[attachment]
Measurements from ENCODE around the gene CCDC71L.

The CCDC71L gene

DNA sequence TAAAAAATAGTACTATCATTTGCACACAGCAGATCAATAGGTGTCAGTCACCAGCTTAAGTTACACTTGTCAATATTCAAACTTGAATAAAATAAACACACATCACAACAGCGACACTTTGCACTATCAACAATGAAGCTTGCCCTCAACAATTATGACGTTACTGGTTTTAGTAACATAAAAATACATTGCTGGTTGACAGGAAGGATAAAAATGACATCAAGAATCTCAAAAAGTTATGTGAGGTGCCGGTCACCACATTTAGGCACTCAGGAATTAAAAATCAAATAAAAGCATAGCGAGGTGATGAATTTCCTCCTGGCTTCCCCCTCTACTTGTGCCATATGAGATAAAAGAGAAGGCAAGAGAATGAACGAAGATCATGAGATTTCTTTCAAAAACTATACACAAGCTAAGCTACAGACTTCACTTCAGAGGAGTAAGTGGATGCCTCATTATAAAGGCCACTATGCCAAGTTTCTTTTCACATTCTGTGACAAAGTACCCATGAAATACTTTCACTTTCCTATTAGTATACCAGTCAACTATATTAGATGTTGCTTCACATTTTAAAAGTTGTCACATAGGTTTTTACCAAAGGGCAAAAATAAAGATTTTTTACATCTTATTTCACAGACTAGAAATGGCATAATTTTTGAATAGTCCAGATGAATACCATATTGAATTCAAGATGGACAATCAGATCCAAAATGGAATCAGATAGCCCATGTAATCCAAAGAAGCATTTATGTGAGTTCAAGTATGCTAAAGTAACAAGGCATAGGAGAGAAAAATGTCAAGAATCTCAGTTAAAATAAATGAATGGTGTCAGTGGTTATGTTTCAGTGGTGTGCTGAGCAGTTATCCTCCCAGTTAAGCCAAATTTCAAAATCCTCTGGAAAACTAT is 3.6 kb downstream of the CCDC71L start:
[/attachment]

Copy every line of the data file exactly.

Measurements from ENCODE around the gene CCDC71L.

The CCDC71L gene

DNA sequence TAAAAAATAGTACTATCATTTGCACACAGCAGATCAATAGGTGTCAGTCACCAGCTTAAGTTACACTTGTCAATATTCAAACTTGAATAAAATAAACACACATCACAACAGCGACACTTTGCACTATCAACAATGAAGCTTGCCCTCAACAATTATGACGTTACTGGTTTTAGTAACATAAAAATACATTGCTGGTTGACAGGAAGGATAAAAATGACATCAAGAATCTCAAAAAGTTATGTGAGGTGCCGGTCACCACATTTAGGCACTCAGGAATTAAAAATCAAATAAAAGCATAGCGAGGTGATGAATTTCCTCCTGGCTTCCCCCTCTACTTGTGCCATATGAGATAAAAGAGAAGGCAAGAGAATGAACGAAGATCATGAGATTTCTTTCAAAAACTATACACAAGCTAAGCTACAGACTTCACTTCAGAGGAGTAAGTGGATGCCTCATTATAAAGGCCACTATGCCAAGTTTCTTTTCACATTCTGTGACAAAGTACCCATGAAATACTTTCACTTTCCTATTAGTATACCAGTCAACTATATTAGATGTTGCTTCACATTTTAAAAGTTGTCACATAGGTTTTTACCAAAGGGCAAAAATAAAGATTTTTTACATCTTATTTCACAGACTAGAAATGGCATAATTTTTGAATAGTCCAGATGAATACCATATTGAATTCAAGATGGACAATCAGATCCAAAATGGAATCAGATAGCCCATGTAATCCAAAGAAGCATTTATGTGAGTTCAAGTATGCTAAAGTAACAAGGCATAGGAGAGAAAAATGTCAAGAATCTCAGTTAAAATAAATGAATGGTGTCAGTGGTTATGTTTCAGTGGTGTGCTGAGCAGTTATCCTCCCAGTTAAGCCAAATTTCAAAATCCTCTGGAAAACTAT is 3.6 kb downstream of the CCDC71L start: